Review: Inside Out

Review: Inside Out
Year: 2015
Director: Peter Docter
Screenplay: Pete Docter, Meg LeFauve, Josh Cooley
Starring: Amy Poehler, Phyllis Smith, Bill Hader, Lewis Black, Mindy Kaling, Richard Kind, Kaitlyn Dias, Diane Lane, Kyle MacLachlan

Synopsis is here:

It’s easy to say that Inside Out is a return to form for Pixar, who have “struggled” with their recent output. Yet even the studio’s weaker efforts are of a higher standard than regular mainstream Hollywood output. Despite the amount of distain critics gave the likes of Brave (2012), it’s still a film with stronger storytelling and jokes than say, Let’s be Cops (2014). It’s more mature too.
However, this latest entry into the Pixar chronicles, certainly deserves to be in the upper echelons of their hall of fame. It’s a movie that shows that once again, when Pixar land upon the right concept that fits their own particular brand of emotional storytelling, they really hit the mark.

The likes of Wall-E (2008) took their characters into the far reaches of outer space. Now we approach inner space as we navigate the universe of the human body. Not just any human body, but that of an 11 year old girl. Inside Out is set in the mind of Riley, who has just been informed by her parents that they will be moving from the Midwest to San Francisco. Her emotions - Joy, Sadness, Disgust, Anger and Fear - who control and shape Riley soon find themselves in an inner conflict as they try re-examine and manoeuvre around the new and dramatic changes that are occurring around them.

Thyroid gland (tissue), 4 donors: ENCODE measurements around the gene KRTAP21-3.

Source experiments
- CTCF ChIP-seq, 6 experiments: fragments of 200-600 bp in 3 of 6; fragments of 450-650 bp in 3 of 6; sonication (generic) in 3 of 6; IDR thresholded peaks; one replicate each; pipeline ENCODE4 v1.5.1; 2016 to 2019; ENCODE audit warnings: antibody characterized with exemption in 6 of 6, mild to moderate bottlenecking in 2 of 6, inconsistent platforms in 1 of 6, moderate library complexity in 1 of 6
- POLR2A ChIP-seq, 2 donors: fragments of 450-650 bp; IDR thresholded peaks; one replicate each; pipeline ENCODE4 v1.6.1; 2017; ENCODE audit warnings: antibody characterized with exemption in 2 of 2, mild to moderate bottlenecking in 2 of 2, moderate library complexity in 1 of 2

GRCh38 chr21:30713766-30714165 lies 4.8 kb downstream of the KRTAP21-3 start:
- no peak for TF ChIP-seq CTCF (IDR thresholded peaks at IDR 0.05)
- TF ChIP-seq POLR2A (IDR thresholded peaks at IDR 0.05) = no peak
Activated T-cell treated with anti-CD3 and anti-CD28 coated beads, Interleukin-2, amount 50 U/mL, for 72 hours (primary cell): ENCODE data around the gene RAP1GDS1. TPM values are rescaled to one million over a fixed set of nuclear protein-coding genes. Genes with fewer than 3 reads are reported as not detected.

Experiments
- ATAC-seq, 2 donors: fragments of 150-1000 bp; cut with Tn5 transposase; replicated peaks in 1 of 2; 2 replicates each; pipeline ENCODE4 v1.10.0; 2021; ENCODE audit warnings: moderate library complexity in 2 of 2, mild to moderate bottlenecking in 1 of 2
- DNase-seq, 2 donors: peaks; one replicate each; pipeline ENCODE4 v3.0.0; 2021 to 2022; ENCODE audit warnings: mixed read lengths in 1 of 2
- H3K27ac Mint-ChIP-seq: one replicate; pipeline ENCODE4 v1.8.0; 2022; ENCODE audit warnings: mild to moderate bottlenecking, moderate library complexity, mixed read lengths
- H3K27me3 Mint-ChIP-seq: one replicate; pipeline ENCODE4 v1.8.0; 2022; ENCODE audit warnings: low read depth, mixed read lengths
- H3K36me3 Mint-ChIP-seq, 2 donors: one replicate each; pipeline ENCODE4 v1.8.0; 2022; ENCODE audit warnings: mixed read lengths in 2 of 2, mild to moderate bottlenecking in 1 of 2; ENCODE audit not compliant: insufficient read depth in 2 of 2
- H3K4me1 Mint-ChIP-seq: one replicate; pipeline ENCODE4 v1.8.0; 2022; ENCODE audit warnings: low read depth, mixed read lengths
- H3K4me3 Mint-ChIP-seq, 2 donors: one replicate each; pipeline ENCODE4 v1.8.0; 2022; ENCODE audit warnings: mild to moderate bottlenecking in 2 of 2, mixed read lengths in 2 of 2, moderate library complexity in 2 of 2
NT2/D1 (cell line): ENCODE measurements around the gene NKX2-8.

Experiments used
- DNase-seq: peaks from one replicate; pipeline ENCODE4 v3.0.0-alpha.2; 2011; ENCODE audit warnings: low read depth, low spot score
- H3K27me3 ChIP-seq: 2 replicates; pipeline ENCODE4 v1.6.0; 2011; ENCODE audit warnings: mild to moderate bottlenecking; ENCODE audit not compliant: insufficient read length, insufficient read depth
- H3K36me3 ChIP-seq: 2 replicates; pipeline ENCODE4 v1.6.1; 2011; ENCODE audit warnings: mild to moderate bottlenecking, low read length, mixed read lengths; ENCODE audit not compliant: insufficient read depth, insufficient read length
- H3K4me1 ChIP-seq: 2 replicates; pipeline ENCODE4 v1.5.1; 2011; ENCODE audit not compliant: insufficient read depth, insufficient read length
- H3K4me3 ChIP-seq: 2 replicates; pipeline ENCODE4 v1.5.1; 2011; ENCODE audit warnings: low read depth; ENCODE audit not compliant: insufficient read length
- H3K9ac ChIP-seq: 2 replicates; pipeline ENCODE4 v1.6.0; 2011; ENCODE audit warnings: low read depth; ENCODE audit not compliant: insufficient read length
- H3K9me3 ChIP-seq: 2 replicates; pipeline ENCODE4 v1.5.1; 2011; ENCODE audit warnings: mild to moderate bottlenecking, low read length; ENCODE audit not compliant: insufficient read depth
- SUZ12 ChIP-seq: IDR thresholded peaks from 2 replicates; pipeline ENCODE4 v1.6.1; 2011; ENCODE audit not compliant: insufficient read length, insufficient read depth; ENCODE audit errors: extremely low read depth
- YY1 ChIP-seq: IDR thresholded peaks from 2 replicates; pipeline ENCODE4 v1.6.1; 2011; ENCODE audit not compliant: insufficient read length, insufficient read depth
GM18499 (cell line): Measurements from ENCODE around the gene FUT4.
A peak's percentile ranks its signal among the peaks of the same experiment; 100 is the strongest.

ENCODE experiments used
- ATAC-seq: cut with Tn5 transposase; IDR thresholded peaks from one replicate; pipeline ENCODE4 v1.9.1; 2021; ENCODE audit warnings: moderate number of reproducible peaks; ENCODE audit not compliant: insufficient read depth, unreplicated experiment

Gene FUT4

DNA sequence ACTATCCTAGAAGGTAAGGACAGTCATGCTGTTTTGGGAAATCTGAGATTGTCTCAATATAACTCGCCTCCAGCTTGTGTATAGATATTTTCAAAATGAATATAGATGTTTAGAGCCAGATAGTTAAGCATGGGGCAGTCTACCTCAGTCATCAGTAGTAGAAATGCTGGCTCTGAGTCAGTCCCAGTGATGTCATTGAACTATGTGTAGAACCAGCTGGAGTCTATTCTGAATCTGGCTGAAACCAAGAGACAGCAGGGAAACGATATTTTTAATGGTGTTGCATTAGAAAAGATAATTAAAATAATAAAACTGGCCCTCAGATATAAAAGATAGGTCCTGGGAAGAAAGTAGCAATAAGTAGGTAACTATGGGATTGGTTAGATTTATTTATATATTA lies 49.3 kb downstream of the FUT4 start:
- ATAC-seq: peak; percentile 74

What makes this premier Pixar is the sharpness of execution. The concepts that the film are placing forth are deceptively complex when we place them in consideration, yet Pete Docter’s film delicately implements the profundity of human emotions and not only makes the idea digestible to the young, but palatable to adults in a way that is never condescending, and always relatable. It does this during an era in which larger studio films seem to be petrified to even attempt at what Inside Out is trying to do. The film’s main message, which debates and succeeds in explaining why emotion is needed, is not only thoughtful, but suddenly necessary when we consider how our cinematic culture is troublingly stumbling around the human condition. Negative reactions towards Inside Out have stated that the film is depressing, as if only half of the film's message has been taken on board.

Amusingly to complain that the film isn’t as overly optimistic as some would like, only details how this era of cinematic universes, alternate timelines and forced happy endings with non-subtle hints of continuation, have effected audiences. That Inside Out raises the notion of sadness being one of the things we need in order to grow, puts a lot of the current franchises to shame. Mostly as their arrested development and commercial duties. Refrain from the idea of anything negative really happening to the protagonists, even if they have to save the world.